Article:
Waste & Recycling Terminology Testing Qualitative Research


The Project

Enventure Research was appointed by Greater Manchester Waste Disposal Authority (GMWDA) to undertake qualitative research to gauge residents’ knowledge, understanding and interpretation of different waste and recycling terminology. GMWDA is England’s largest waste disposal authority, dealing with over 1.1 million tonnes of waste collected from over 1 million households for the nine Greater Manchester local authorities. By 2018, GMWDA aims to be recycling well over 50% of the waste it collects, diverting at least 85% of waste from landfill.


Research Methods

GMWDA works closely with all authorities and various partners in Greater Manchester and sees residents playing an important role in achieving high recycling levels. It therefore seeks to encourage residents to waste less and recycle correctly through various communications campaigns using the Recycle for Greater Manchester branding. GMWDA has been concerned however that these campaigns use a wide variety of waste and recycling terminology which may not be consistent or easily understood by residents. It therefore wished to undertake insight research to gauge residents’ knowledge, understanding and interpretation of the terminology and icons used in such campaigns.


With the aforementioned in mind, Enventure Research conducted two focus groups with a representative selection of Greater Manchester residents in Manchester city centre. The groups were both held on Monday 10 July 2017 and lasted for approximately one hour. Participants to the groups were recruited on street to include at least one resident from each local authority area. Participants included a range of gender, age and ethnicities.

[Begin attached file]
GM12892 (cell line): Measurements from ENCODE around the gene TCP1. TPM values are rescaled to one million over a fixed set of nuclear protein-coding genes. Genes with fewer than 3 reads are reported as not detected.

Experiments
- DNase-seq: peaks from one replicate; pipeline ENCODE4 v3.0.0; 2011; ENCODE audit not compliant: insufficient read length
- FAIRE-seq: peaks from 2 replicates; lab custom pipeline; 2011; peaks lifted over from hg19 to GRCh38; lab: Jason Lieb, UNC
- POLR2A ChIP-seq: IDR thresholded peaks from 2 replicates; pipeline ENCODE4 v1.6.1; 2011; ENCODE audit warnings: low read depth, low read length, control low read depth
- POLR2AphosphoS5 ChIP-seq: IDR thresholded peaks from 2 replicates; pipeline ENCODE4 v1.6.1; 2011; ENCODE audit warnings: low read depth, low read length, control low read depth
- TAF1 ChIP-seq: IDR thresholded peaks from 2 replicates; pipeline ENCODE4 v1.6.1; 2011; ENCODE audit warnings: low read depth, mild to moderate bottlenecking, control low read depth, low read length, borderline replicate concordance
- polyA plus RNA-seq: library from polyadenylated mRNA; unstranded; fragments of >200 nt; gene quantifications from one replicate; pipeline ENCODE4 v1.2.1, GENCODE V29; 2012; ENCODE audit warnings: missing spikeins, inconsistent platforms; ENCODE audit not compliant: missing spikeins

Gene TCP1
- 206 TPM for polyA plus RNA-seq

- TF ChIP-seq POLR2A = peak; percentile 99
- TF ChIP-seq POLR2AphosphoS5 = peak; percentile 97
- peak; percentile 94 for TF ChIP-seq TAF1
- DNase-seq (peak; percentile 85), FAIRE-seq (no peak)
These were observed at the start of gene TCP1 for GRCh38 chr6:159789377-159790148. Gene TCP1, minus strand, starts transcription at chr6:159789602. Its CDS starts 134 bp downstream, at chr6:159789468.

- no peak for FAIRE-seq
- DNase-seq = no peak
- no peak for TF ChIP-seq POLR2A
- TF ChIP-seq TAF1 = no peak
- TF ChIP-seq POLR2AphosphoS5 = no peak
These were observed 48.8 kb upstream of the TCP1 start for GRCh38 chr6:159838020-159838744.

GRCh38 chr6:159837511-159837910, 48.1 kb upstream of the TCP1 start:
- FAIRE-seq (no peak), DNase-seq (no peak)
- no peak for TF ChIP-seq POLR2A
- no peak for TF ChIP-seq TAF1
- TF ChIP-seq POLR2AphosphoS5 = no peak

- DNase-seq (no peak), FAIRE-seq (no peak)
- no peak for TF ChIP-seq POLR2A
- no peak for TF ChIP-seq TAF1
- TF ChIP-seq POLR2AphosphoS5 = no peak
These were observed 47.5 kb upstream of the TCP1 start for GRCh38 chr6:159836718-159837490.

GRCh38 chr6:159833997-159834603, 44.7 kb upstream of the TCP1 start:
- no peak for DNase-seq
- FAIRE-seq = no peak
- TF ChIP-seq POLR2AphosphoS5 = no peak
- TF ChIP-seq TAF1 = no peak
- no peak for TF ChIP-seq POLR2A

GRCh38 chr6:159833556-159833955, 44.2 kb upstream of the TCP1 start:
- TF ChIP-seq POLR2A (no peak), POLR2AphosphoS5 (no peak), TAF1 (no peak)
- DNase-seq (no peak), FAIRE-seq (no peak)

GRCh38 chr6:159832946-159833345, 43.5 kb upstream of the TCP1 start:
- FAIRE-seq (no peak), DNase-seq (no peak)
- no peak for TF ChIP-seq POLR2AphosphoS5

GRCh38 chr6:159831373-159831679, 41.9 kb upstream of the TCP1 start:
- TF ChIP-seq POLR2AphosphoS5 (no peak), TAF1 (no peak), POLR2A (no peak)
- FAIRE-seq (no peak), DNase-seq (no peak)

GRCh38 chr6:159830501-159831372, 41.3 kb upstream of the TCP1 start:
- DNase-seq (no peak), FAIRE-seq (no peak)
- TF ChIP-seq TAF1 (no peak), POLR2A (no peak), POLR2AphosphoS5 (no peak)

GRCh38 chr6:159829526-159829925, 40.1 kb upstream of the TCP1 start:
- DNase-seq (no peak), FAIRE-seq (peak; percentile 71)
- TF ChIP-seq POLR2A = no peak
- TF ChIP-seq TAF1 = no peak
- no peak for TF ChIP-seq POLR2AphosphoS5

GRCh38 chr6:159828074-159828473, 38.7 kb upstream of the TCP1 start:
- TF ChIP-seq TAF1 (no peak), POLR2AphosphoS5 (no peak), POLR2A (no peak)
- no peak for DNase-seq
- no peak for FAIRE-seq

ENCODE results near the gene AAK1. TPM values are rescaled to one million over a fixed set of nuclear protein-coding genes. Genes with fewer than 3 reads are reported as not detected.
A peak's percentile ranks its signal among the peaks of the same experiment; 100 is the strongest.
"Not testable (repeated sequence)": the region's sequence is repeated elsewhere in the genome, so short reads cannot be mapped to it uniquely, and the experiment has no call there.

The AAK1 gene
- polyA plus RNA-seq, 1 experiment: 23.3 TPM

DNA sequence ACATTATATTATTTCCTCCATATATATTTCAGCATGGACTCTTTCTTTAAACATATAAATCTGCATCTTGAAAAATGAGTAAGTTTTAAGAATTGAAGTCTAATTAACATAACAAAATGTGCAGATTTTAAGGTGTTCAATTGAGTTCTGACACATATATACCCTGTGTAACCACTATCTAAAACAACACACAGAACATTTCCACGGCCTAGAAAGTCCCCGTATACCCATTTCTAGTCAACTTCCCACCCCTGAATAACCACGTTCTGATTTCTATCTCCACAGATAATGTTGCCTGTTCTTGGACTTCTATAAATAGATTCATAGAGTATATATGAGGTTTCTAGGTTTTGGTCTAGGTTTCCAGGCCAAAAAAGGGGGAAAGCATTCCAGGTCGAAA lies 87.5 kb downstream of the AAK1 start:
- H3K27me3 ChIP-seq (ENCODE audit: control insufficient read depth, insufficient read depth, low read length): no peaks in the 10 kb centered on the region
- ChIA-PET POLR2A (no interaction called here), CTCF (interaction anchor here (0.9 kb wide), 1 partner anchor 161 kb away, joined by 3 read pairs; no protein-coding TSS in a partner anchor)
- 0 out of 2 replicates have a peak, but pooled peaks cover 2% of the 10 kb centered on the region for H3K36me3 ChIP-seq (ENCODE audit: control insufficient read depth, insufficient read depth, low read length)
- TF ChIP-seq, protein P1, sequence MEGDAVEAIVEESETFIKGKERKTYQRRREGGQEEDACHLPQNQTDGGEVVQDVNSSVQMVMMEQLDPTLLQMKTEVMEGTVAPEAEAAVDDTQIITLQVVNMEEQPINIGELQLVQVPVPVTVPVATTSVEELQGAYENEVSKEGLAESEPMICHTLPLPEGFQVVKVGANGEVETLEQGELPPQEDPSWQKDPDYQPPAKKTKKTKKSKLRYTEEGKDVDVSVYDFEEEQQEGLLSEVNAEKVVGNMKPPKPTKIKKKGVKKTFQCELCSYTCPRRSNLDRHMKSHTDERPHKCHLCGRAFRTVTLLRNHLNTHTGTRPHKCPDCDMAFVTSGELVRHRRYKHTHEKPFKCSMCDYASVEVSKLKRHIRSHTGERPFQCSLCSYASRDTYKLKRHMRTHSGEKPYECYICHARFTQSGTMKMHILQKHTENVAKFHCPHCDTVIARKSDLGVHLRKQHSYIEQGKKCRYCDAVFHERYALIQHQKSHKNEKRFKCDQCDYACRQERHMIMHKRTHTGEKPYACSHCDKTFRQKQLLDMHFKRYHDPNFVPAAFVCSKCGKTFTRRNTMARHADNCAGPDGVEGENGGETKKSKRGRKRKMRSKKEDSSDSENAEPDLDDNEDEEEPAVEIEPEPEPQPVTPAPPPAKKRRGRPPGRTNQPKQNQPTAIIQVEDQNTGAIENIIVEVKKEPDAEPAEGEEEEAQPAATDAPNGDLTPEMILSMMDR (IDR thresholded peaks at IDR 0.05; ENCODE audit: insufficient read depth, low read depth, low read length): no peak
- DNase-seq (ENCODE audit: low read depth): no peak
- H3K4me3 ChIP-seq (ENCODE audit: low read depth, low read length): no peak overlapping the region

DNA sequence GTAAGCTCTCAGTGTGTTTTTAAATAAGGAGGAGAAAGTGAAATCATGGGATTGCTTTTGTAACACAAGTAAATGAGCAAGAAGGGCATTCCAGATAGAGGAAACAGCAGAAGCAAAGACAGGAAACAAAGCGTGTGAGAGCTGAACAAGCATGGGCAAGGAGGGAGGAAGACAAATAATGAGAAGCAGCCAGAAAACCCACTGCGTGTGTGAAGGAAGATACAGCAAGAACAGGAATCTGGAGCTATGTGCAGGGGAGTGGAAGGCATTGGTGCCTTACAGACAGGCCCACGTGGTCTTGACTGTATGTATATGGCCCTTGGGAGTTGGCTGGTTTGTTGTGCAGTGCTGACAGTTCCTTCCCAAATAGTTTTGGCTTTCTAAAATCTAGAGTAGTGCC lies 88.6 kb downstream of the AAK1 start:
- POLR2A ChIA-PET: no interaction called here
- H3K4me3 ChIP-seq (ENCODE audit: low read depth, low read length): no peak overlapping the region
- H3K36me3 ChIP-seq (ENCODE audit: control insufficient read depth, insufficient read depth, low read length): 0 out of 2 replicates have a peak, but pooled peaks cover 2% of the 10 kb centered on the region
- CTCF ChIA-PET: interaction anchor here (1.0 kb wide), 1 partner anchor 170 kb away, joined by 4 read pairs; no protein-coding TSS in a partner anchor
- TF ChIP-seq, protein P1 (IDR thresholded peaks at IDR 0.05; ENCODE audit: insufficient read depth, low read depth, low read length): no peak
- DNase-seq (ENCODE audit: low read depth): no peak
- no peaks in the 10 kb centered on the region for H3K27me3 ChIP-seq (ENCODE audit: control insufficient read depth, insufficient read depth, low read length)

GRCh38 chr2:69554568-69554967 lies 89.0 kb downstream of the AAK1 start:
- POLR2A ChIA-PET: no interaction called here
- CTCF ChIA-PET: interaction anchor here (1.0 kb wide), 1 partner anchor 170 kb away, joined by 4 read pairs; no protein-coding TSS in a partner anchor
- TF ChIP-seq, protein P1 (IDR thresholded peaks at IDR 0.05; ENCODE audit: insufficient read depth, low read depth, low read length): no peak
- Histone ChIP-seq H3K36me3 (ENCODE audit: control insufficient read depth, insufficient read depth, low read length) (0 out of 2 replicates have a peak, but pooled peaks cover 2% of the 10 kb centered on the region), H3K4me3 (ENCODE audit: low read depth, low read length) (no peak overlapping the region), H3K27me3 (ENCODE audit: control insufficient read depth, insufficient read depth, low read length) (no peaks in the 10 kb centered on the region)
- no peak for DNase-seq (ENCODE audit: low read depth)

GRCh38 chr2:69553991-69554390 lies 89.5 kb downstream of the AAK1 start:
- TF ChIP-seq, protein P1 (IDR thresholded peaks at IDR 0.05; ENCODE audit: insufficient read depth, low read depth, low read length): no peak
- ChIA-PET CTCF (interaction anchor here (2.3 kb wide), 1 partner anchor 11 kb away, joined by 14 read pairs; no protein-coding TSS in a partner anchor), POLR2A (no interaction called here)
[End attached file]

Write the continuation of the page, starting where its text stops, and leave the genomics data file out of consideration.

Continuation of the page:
The focus groups were facilitated by Enventure Research’s experienced moderators, who followed a specifically designed discussion guide to allow all relevant topics to be covered. The discussion guide was designed in consultation with GMWDA and explored waste and recycling terminology, food waste receptacles, terminology of general household items and the ‘good to know’ messages designed by GMWDA.


At the end of each focus group, participants were asked to complete a survey to explore which recycling segment profile they met. The segment profiles were developed following a nationwide study by the Waste and Resources Action Programme (WRAP) and comprise six different ‘types’. These include ‘what is in it for me?’, ‘Nice and Neighbourly’, ‘Conscientious Community’, ‘Rule-Abiders’, ‘Global Ideals’ and ‘Indifferent’.




With the permission of the participants, the focus groups were recorded so that the moderators did not have to take notes throughout the session. These recordings were used only to make notes and were deleted after being processed. Analysis of these notes resulted in a number of key themes emerging from the discussions, which were outlined in a detailed research report. Anonymised verbatim comments (indicating the respondent’s gender and segment profile only) were used to highlight these themes and bring the report to life.

  • Ensure the revised Strategy reflects residents’ views and aspirations
  • Improve the quality of policy and decision making by drawing on knowledge from local people
  • Raise awareness and understanding of sustainable waste management and wider related environmental, economic and social issues



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